Zip Disk 

The Zip disk is manufactured by Iomega and it is often called an Iomega Zip disk. It is a 3.5-inch removable floppy diskette but differs in some significant ways from standard floppies and therefore this format is discussed separately on this website.

Zip Disk Structure

Like other floppy disks, the structure consists of a base of polyester plastic that is slightly thicker than what is found on a standard floppy, but of course it is still flexible. The polyester base is coated on both sides with a polymeric binder that contains the magnetic oxide particles. The magnetic particles are where the digital information is stored.

This binder-oxide coating is of better quality and with a smaller oxide particle size than standard floppies. These smaller particles allow for a greater storage capacity than a standard 3.5-inch floppy disk because the read/write heads in the equipment can be smaller and thus more tracks can be packed on the disk of the same size.

The disk is housed in a rigid plastic jacket with a metal sliding gate just like a standard 3.5-inch floppy diskette. The jacket is thicker and of better quality than for the 3.5-inch format and contains a woven liner to keep the disk surface clean. The following image shows a Zip diskette where the plastic jacket has been opened. The white liner is clearer evident as is the actual diskette, which is indeed a floppy or flexible disk.

Iomega Zip disk jacket that has been opened to show the 3.5-inch floppy diskette inside as well as the woven liner that keeps the disk surfaces clean.

Capacity of the Iomega Zip Disks

The Iomega disks come in capacities of 100 MB (introduced in 1995), 250 MB (introduced in 1998), and 750 MB (introduced in 2002), which are significantly higher than the regular 3.5-inch floppy disk, which is generally 1.44 MB.

Zip disk 100 MB capacity in its jacket. The other capacities available are 250 MB and 750 MB.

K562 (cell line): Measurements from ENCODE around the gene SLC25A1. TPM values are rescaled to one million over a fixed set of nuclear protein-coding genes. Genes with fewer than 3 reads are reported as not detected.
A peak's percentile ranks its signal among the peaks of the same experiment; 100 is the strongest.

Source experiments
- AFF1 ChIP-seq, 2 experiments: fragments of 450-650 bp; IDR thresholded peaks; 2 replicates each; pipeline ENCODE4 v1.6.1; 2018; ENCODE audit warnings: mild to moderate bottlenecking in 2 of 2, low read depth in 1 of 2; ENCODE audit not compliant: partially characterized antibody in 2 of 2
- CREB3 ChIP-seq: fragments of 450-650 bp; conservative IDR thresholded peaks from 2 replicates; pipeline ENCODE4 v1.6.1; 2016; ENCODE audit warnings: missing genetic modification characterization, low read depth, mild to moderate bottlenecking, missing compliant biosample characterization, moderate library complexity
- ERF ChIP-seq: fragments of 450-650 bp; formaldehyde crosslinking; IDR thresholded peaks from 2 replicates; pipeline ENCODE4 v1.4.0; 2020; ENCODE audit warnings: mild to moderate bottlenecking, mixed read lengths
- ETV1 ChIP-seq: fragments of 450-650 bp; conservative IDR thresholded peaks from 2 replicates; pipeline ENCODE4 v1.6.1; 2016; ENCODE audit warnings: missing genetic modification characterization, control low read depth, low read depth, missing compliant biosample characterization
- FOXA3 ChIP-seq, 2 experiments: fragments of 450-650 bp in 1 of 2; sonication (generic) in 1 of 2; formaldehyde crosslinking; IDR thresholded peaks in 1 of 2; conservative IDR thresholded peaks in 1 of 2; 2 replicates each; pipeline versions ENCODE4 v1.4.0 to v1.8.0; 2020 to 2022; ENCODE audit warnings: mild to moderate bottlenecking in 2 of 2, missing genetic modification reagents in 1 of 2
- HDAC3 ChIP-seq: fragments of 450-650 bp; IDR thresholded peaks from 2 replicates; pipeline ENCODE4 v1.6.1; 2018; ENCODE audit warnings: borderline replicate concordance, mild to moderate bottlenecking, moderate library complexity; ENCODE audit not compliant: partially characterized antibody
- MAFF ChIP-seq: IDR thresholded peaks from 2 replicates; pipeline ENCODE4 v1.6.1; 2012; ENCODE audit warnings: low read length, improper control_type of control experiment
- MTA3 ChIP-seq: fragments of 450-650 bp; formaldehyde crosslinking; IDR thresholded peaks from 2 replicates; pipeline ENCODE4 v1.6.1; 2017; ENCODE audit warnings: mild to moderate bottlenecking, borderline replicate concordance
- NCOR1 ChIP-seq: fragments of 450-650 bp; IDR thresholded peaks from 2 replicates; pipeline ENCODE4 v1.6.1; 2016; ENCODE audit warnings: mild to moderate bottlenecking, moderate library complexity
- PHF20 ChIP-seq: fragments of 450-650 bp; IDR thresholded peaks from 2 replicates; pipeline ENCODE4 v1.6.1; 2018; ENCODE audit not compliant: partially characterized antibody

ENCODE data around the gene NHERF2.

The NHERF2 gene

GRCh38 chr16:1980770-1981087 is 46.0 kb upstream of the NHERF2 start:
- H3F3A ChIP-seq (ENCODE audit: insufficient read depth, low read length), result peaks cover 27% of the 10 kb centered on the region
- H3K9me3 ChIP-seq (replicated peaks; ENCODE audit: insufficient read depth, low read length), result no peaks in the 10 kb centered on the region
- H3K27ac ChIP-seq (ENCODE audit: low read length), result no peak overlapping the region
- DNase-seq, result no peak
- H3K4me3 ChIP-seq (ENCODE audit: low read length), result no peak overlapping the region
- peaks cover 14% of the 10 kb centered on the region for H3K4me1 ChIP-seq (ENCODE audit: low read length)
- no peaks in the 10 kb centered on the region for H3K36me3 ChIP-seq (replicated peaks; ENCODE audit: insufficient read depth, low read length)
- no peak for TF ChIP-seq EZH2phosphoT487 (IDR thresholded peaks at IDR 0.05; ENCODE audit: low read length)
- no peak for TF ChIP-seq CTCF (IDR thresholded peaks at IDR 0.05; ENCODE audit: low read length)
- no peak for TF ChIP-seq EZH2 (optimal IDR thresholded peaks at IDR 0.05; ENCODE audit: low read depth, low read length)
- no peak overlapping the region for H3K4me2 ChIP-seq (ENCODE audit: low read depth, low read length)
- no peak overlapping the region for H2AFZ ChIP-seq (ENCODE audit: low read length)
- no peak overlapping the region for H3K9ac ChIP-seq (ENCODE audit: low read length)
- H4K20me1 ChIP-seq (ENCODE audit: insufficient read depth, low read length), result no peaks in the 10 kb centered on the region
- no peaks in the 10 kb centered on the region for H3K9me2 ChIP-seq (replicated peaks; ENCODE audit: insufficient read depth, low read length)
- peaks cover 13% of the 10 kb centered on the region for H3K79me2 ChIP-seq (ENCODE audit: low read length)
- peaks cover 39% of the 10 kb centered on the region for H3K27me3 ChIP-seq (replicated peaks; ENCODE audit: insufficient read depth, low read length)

In fact, the 750 MB provides slightly more storage capacity than a CD (700 MB).

Drive to Read these Diskettes

This diskette cannot be read in a standard 3.5-inch drive but instead requires its own Iomega Zip drive. A common reported problem is users, which are unfamiliar with the format, placing a regular 3.5-inch floppy disk in an Iomega Zip drive and damaging the drive. The drives can be internal drives, like the floppy drives that typically came with computers or they may be external drives.

Note that not all Iomega Zip drives read all Iomega Zip disks. The 100 MB drive can only read and write 100 MB disks. The 250 MB drive can read and write both 250 and 100 MB disks, whereas the 750 MB Iomega Zip drive can read all three-capacity disks, but only write the 750 and 250 MB disks. The read and write speeds of these Iomega disks are faster than the standard floppies, but still nowhere near the speeds of hard disk drives. A similarity with hard drives is that the read/write heads float over the surface of the disk and do not make contact with the disk surface, as is the case with standard floppy disks.

Reliability versus Other Disks

It is believed that Zip disks are more reliable than standard floppy disks although a major recall has occurred in the past due to failures commonly referred to as the “Click of Death.” They still can be damaged from dust, dirt, and debris, and therefore use and storage areas should be kept clean. These disks often come with their own plastic storage case as shown in the image.

Zip disk 100 MB from Fujifilm and its plastic storage case, which provides protection from dust, debris, and physical damage.

When the disk is not being used, it should be taken out of the drive and stored in the plastic storage case to minimize contamination and damage. See the floppy disk storage page for more information.

Longevity of this Format

With such high capacities, these disks are an option for the storage of large digital files such as high quality digital images, audio, and short video clips, and therefore can potentially be used for digital scrapbooking storage media, if one chooses to do so. However, for the most part, other options are more economical and better suited for the long-term storage of digital files.

The exact lifetime of this format is not known but it can be assumed similar to other floppy diskette formats. A lifetime range of 5 to 15 years is a reasonable guess when stored under standard office conditions. However, because of the better construction and the reading/writing technology used, it is likely that the longevity of these disks resides at the upper end of this range.

Although the drives and disks are still available, this format never gained much popularity in the marketplace. This is due to the availability of other formats such as optical discs, which provided greater capacity and more liked by consumers. Once the recordable DVD format was introduced, this severely affected the market for the Zip disks and sales fell sharply in the early 2000s.

Any information stored on this format should be transferred to a more viable and popular format to ensure the data remains accessible into the future.

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